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Constipation in dogs

Dog Constipation

It's not just humans who suffer from constipation.

Constipation in dogs is not uncommon. While this problem may not appear so alarming in your pet, without necessary treatment, severe problems could result. For instance, if it continues for a long period of time, this constipation can cause acute gastrointestinal issues. Constipation in puppies can be particularly dangerous if it is not addressed. Just as in the case of humans, one of the main culprits is dietary imbalances.

This could be something your dog either should or should not be consuming. Thus, lifestyle plays a very important role in both cause and treatment of constipated dogs. Remember that proper and speedy treatment can save your dog a lot of problems and discomfort.

Dog Constipation Remedy

A basic step for dog constipation treatment would be to get your dog to have more water and increase the fluids in his or her diet. A healthy diet is a must. The addition of bran to your dog's meals can help make her more comfortable.

If the problem is your dog's hair accruing in the anal canal, you will probably want to keep it in check. Other cure for dog constipation include increasing your dog's physical activity. A brisk walk of at least half an hour is essential – slow ambling with frequent stops is no substitute. Do check with your veterinarian if the problem persists.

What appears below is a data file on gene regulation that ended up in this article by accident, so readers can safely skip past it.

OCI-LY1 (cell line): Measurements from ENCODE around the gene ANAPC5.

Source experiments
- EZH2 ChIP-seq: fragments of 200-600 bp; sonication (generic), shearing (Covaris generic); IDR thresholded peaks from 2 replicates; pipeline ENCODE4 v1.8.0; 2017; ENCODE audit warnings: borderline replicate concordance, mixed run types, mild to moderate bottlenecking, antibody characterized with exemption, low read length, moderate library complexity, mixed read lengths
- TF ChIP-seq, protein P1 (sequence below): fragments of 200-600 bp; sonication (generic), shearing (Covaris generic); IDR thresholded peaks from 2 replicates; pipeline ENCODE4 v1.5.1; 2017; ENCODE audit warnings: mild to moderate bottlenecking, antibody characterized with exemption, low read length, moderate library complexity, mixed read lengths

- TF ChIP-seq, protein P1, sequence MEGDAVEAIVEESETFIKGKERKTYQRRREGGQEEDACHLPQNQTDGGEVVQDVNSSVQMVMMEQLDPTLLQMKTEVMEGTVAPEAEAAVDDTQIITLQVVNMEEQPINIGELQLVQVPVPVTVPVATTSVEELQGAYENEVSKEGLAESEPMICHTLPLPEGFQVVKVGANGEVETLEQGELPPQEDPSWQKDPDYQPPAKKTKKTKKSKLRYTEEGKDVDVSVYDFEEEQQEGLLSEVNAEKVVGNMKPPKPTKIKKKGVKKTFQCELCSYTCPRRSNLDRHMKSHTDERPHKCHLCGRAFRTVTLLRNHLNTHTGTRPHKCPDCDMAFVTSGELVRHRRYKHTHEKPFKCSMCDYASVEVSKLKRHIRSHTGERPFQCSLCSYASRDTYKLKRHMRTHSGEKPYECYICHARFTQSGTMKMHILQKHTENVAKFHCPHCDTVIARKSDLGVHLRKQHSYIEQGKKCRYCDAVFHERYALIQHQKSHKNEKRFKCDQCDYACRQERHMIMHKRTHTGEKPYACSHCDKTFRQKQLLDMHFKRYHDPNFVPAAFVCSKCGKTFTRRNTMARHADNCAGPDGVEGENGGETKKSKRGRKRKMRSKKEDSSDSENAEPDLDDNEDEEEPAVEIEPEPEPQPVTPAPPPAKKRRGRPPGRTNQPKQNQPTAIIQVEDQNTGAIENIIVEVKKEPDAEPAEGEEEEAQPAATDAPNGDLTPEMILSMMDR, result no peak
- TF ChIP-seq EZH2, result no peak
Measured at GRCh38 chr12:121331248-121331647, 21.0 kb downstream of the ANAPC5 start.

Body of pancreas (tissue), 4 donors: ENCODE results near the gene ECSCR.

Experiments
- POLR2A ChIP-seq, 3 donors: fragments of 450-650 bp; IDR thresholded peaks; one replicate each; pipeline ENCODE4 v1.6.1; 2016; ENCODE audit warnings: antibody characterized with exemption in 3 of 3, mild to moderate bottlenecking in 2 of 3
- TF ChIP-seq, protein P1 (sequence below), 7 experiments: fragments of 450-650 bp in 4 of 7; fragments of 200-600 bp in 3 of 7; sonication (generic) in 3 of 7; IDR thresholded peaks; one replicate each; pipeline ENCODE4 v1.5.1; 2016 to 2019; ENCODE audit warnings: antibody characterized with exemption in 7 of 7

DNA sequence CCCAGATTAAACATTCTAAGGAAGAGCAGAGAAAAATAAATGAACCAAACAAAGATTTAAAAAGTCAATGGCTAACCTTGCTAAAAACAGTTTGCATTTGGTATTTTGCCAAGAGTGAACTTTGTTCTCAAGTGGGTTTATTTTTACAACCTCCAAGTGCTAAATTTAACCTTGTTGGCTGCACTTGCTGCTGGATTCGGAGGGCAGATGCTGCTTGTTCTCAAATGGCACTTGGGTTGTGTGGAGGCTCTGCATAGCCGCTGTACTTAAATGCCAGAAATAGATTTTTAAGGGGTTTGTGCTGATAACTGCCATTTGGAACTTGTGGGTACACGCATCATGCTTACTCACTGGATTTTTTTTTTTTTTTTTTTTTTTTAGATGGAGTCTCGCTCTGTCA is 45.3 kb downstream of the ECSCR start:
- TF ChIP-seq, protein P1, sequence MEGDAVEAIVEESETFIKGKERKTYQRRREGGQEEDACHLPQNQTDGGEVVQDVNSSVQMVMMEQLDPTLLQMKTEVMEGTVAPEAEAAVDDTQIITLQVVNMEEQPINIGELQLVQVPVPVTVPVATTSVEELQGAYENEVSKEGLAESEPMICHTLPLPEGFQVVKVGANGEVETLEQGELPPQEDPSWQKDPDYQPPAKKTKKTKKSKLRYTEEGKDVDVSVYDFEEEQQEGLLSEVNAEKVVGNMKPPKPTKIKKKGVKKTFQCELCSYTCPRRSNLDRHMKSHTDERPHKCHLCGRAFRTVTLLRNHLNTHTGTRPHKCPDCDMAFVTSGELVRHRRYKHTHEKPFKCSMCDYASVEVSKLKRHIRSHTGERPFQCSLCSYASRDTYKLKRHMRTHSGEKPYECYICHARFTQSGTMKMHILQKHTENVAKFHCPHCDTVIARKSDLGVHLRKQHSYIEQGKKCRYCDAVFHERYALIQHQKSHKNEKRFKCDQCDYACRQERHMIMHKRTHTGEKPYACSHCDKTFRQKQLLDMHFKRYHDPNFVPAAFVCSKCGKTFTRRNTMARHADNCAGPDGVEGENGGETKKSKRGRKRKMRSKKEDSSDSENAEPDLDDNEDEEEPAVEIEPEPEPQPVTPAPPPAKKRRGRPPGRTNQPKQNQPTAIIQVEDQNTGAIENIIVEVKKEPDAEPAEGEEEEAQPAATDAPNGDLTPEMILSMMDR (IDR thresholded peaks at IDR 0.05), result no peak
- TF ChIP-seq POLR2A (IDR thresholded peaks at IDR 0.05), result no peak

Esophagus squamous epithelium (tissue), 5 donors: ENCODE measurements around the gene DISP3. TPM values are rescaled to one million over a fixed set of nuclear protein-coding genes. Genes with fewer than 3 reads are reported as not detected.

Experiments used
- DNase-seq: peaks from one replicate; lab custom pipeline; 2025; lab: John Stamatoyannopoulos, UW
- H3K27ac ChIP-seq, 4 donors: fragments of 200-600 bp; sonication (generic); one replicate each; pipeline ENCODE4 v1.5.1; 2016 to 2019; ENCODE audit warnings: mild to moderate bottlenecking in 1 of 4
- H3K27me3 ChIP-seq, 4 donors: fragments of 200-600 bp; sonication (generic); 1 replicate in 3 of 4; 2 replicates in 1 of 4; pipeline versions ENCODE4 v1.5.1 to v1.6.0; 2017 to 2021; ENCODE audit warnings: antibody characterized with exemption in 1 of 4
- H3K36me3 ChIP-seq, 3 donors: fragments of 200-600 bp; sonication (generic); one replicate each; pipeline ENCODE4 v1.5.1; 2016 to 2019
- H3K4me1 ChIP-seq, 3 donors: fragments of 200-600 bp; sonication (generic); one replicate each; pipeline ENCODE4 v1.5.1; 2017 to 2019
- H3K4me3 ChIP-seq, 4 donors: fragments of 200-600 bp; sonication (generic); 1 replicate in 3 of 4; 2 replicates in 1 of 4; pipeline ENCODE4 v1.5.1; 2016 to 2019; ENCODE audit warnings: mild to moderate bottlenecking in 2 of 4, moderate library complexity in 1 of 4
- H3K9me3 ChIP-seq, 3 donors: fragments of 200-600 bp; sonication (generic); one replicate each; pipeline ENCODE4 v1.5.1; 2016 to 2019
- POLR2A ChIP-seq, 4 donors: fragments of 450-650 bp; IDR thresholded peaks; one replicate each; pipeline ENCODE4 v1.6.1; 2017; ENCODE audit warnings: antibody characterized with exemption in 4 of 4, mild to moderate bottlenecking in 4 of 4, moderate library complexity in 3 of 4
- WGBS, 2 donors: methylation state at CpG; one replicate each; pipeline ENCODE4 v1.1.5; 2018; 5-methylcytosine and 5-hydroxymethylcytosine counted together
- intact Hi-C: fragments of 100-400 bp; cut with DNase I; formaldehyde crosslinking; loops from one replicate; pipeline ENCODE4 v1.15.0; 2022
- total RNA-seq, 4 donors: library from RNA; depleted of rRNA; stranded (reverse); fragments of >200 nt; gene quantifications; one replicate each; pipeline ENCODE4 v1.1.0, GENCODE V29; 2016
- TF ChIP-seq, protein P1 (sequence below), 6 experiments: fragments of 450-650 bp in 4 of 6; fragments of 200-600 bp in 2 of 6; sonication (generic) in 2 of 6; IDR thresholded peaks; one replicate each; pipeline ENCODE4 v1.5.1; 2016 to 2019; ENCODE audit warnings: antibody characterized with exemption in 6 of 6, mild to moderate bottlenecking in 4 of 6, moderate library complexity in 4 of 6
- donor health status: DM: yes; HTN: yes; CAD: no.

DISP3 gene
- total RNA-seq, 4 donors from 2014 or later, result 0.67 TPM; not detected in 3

Dog Constipation Symptoms, Causes

It would definitely be easier to identify a case of constipation if your dog spends most of his time indoors with you. If not and if you begin to suspect this problem, you should oversee your dog's bathroom trips outdoors. One of the main symptoms of constipation in dogs is discomfort, which your dog will surely manifest. Dogs typically try to let their owners know when something is the matter with them. Check for erratic behavior. An obvious symptom is when your pet appears to be struggling to have a bowel movement. He or she might not go to the bathroom for a long time. Observe any problems with walking. Abstaining from eating is another possible sign. Dog bloats could also indicate constipation. Check your dog's excrement to see if it's excessively stiff or impacted. As mentioned earlier, dietary causes are common. It could be some food which slows bowel movements. Just like in humans, adequate consumption of both water and fiber is necessary. It could also be that your dog isn't getting all the physical exercise that he or she needs. Dog hair accruing in the anal canal could also cause problems. There might be other serious causes too, such as kidney issues or hernia. This will of course require medical attention.


  Submitted on May 20, 2010  

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